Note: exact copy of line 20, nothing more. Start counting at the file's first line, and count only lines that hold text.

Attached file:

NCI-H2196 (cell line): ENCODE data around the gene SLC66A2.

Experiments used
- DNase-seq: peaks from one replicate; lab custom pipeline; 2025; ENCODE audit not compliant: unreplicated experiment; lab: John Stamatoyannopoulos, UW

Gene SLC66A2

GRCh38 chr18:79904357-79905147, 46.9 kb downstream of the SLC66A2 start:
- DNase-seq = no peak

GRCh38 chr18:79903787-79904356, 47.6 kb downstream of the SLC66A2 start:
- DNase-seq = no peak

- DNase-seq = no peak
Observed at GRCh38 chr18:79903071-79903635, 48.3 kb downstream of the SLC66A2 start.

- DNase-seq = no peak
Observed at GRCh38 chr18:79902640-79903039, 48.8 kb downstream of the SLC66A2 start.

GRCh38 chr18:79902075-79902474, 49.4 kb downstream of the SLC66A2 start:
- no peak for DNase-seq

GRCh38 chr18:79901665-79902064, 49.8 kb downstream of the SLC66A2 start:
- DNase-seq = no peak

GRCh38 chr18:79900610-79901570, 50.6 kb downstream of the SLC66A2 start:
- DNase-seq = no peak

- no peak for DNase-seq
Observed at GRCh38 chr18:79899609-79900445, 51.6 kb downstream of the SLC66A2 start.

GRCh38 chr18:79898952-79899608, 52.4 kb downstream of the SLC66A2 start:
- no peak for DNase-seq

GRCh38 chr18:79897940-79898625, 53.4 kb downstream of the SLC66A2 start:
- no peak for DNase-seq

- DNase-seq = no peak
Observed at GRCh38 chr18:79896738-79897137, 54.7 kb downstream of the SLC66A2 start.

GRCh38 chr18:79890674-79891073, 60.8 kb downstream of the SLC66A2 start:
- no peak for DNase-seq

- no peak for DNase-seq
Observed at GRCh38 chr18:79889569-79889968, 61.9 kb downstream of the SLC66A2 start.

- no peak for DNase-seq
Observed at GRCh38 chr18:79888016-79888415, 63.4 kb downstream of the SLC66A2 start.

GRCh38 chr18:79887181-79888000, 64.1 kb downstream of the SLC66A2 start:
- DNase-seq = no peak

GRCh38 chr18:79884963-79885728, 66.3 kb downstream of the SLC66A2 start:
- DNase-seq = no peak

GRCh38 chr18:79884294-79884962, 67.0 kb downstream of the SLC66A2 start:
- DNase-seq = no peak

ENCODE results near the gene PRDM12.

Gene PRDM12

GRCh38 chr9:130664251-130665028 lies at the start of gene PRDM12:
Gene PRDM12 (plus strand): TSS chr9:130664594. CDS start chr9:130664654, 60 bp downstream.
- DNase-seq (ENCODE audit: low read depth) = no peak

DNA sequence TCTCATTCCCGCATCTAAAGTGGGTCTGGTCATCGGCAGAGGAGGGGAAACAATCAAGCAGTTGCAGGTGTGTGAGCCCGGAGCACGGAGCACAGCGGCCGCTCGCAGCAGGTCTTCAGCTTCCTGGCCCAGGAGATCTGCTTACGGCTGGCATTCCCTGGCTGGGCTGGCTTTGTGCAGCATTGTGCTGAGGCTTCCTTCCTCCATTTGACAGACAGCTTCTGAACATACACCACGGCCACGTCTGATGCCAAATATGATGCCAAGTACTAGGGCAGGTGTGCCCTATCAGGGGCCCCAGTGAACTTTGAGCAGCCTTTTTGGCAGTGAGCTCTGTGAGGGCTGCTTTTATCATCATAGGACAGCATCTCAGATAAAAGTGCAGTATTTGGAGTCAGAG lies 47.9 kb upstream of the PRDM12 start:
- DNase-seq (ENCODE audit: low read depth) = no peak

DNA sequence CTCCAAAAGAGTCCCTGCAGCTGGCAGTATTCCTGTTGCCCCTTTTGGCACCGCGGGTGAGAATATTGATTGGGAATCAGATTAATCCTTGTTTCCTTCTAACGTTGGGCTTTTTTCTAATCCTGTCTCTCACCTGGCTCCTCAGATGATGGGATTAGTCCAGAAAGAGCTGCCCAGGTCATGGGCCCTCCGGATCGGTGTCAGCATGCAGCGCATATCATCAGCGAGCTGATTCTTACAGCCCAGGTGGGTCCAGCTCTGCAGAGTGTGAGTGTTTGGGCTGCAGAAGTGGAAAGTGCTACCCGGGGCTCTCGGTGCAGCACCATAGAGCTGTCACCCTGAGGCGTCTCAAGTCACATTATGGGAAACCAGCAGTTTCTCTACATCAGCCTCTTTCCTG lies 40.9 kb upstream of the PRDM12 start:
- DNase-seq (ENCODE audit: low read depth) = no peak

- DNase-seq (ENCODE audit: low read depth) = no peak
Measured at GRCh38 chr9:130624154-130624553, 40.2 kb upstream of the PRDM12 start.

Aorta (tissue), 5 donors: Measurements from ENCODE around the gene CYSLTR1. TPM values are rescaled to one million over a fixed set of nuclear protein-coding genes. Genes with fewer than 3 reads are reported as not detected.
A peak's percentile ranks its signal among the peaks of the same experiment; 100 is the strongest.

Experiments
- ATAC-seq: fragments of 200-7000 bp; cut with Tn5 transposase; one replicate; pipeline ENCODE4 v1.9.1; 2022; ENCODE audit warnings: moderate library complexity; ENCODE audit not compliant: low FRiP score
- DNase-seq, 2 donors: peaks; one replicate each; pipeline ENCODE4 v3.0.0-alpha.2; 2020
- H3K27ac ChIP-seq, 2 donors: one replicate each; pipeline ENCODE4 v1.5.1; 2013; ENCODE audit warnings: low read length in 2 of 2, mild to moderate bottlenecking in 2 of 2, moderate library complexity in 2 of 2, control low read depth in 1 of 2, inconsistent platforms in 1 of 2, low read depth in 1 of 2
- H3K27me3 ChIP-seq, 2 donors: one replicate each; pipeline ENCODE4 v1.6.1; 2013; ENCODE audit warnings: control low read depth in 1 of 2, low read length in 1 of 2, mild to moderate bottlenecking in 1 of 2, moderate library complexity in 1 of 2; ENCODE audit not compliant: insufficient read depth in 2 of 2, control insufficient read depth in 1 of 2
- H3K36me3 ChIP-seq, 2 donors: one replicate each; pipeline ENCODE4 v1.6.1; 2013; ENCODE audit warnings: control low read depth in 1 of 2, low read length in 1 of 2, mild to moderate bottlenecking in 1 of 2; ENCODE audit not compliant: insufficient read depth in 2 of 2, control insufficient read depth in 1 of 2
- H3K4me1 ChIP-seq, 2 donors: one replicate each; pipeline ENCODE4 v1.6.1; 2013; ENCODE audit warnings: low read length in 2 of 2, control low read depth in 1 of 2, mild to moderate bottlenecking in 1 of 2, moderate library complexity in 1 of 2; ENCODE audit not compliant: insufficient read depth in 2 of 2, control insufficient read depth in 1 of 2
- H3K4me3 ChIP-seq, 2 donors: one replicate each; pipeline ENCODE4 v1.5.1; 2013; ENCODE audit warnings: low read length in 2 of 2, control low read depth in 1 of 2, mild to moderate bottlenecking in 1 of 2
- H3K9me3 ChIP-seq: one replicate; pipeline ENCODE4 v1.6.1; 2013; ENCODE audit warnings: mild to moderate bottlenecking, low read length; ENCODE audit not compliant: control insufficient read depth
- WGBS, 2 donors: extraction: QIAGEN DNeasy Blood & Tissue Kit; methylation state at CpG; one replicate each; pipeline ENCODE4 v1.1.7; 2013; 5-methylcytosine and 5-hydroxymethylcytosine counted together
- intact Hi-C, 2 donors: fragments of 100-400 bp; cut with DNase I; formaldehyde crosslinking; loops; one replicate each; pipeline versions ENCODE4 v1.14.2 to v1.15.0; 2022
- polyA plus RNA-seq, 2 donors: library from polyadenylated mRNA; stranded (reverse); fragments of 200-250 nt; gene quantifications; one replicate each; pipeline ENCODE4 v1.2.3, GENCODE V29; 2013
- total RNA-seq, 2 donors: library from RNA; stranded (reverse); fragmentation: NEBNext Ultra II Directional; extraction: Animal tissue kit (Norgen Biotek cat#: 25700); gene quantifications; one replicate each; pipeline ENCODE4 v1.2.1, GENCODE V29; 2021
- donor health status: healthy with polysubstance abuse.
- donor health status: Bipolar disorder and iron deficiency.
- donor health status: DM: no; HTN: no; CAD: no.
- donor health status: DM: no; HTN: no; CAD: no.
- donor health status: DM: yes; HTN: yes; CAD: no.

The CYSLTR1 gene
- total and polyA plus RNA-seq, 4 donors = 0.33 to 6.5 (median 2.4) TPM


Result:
Observed at GRCh38 chr18:79899609-79900445, 51.6 kb downstream of the SLC66A2 start.